Introduce a sanctions system to ensure compliance from digital companies.
Last updated: 11:00am 18 January 2019
Conservative Party Manifesto 2017, p.82
We will introduce a sanctions regime to ensure compliance, giving regulators the ability to fine or prosecute those companies that fail in their legal duties, and to order the removal of content where it clearly breaches UK law.
This follows from a previous promise in the manifesto to “establish a regulatory framework in law to underpin our digital charter”. Our verdict for that one is currently ‘in progress’ because although there is some movement (a consultation has taken place and there is a planned white paper), it’s a pledge to legislate and no legislation has yet been passed.
This policy is a promise to introduce sanctions to ensure digital companies comply with the regulatory framework once it has been established.
There are already restrictions on the behaviour of companies online. For example, the Data Protection Act 2018 provides a level of security for personal data; consumer rights are protected by various pieces of legislation (see links below); and work is ongoing to protect citizens from terrorist propaganda.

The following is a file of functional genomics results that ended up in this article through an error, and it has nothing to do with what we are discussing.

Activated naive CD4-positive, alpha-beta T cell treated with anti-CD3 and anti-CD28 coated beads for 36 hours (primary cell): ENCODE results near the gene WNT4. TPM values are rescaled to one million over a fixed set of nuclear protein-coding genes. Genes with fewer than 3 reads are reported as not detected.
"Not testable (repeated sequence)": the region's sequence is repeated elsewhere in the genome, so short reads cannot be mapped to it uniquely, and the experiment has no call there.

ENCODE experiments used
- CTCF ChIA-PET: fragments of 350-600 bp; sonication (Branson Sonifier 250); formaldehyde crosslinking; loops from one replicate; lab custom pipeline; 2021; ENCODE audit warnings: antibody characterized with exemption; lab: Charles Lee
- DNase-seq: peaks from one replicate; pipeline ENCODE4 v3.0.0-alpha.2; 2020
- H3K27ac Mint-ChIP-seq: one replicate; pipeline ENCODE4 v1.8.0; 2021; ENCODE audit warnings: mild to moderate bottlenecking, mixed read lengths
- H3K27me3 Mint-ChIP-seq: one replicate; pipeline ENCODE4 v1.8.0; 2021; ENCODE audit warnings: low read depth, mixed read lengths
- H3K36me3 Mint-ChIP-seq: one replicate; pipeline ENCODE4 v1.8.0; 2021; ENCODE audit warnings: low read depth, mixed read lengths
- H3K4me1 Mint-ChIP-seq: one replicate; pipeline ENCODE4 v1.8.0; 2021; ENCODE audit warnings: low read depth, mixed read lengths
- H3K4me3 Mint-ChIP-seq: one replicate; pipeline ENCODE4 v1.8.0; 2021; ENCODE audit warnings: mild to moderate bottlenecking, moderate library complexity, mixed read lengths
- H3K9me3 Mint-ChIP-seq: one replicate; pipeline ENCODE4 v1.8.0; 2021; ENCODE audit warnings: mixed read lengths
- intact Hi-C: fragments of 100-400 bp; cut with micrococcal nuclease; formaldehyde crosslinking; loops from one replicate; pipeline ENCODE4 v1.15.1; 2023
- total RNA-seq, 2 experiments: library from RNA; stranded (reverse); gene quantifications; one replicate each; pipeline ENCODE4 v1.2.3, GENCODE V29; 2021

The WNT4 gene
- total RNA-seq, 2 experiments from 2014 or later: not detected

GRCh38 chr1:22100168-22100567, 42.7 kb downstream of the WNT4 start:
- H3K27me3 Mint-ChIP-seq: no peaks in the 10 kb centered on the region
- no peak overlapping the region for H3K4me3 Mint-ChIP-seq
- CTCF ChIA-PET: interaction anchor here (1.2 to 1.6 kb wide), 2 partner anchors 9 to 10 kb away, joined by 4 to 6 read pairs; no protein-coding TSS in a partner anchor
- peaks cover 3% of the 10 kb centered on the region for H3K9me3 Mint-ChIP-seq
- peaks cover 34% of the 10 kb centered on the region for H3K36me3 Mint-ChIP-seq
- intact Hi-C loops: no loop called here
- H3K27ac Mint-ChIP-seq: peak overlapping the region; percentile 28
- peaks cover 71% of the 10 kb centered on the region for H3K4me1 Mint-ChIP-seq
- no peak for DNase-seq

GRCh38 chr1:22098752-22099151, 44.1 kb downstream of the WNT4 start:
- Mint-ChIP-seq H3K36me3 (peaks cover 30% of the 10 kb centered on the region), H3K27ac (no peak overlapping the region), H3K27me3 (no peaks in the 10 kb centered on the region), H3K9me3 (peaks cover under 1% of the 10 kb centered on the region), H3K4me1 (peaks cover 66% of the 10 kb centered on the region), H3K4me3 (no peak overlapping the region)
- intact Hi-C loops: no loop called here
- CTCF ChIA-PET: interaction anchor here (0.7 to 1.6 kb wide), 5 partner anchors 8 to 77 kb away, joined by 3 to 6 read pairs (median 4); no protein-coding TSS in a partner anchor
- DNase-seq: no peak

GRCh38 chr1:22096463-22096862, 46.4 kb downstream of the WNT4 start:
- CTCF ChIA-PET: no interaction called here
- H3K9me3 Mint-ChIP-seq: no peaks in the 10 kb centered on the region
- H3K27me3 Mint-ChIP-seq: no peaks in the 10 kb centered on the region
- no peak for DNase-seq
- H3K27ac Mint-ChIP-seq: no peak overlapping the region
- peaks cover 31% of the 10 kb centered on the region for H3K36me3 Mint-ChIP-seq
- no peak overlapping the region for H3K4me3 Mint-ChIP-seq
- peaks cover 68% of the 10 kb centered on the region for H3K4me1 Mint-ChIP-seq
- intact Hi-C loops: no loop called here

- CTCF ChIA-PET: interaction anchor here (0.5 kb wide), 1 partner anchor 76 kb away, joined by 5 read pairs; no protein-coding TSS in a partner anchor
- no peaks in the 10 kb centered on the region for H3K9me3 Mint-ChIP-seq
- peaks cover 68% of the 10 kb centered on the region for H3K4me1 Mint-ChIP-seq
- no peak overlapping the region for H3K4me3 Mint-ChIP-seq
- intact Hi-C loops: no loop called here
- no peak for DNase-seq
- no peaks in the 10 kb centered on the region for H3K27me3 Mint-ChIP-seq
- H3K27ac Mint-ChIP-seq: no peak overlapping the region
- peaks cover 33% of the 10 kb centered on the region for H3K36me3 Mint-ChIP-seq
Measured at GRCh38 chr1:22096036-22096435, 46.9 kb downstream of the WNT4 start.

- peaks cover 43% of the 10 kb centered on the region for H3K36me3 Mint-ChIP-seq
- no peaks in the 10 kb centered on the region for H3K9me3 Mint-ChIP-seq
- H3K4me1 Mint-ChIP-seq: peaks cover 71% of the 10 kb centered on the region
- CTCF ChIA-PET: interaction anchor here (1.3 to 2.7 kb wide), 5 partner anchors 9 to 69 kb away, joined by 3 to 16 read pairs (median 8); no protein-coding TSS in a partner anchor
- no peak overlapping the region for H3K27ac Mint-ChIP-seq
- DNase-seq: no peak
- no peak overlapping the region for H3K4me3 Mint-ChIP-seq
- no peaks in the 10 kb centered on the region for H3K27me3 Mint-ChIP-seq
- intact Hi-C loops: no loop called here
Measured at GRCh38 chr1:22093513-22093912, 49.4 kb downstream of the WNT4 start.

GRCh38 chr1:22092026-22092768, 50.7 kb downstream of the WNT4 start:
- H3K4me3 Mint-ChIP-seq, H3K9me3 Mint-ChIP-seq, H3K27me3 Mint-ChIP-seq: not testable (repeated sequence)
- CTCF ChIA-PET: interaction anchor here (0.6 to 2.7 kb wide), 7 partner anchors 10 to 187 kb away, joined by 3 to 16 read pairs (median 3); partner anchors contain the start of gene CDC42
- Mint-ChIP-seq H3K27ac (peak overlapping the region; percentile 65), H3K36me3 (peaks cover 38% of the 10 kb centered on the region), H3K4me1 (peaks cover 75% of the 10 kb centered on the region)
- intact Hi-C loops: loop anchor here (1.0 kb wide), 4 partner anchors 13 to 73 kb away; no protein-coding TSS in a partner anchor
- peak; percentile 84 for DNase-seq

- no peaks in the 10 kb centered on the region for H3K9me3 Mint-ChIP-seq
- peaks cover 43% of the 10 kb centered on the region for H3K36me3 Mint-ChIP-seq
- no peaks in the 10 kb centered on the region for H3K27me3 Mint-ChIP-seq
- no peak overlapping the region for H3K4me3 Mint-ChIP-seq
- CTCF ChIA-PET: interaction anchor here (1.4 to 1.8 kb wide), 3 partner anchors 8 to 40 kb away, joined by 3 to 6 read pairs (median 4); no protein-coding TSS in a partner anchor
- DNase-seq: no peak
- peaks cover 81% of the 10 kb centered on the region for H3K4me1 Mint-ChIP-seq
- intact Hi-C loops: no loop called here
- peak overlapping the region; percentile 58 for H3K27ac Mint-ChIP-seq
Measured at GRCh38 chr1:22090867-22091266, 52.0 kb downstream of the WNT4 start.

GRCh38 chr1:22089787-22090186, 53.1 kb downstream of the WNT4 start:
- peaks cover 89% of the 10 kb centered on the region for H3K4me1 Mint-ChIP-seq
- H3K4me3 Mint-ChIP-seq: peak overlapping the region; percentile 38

Although significant, these elements are not coherent enough to be called “a regulatory framework in law”. Without the framework, this policy pledge of a sanctions regime cannot be fulfilled. In fact, with no framework in place, this one is ‘not started’. We’ll be watching for the promised white paper and looking for legislation that sets up a regulatory framework to keep digital companies, social media platforms and content providers in line. Movement on that front would mean this sanctions policy might change to ‘in progress’. Follow this policy to keep up with developments.
Fill up on facts
- Government response to the Internet Safety Strategy Green Paper – Gov.uk
- New laws to make social media safer – Gov.uk
- Data Protection Act 2018 – Gov.uk
- Consumer Rights Act 2015 – Gov.uk
- The Consumer Contracts (Information, Cancellation and Additional Charges) Regulations 2013 – Gov.uk
- Consumer rights directive – European Commission
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